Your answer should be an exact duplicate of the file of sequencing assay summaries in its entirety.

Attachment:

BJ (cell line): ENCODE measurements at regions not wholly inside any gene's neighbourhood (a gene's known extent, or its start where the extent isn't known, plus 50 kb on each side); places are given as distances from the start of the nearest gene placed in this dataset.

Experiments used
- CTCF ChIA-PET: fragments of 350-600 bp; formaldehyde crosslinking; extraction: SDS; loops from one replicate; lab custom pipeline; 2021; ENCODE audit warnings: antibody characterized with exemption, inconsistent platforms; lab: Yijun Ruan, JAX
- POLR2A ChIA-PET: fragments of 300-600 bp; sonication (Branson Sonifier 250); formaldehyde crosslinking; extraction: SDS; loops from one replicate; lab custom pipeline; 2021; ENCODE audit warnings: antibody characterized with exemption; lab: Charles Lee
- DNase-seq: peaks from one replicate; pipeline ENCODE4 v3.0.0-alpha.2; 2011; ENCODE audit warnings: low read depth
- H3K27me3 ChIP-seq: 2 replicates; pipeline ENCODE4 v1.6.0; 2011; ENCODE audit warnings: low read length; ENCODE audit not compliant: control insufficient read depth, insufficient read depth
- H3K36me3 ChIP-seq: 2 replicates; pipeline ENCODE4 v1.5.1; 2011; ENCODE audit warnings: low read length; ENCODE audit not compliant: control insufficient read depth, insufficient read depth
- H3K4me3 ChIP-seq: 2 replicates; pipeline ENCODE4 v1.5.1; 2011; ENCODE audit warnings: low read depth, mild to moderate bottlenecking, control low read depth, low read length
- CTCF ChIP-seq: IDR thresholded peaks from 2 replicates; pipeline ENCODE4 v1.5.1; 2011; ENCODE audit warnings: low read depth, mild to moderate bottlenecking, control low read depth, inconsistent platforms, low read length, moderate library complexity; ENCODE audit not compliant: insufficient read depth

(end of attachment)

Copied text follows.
BJ (cell line): ENCODE measurements at regions not wholly inside any gene's neighbourhood (a gene's known extent, or its start where the extent isn't known, plus 50 kb on each side); places are given as distances from the start of the nearest gene placed in this dataset.

Experiments used
- CTCF ChIA-PET: fragments of 350-600 bp; formaldehyde crosslinking; extraction: SDS; loops from one replicate; lab custom pipeline; 2021; ENCODE audit warnings: antibody characterized with exemption, inconsistent platforms; lab: Yijun Ruan, JAX
- POLR2A ChIA-PET: fragments of 300-600 bp; sonication (Branson Sonifier 250); formaldehyde crosslinking; extraction: SDS; loops from one replicate; lab custom pipeline; 2021; ENCODE audit warnings: antibody characterized with exemption; lab: Charles Lee
- DNase-seq: peaks from one replicate; pipeline ENCODE4 v3.0.0-alpha.2; 2011; ENCODE audit warnings: low read depth
- H3K27me3 ChIP-seq: 2 replicates; pipeline ENCODE4 v1.6.0; 2011; ENCODE audit warnings: low read length; ENCODE audit not compliant: control insufficient read depth, insufficient read depth
- H3K36me3 ChIP-seq: 2 replicates; pipeline ENCODE4 v1.5.1; 2011; ENCODE audit warnings: low read length; ENCODE audit not compliant: control insufficient read depth, insufficient read depth
- H3K4me3 ChIP-seq: 2 replicates; pipeline ENCODE4 v1.5.1; 2011; ENCODE audit warnings: low read depth, mild to moderate bottlenecking, control low read depth, low read length
- CTCF ChIP-seq: IDR thresholded peaks from 2 replicates; pipeline ENCODE4 v1.5.1; 2011; ENCODE audit warnings: low read depth, mild to moderate bottlenecking, control low read depth, inconsistent platforms, low read length, moderate library complexity; ENCODE audit not compliant: insufficient read depth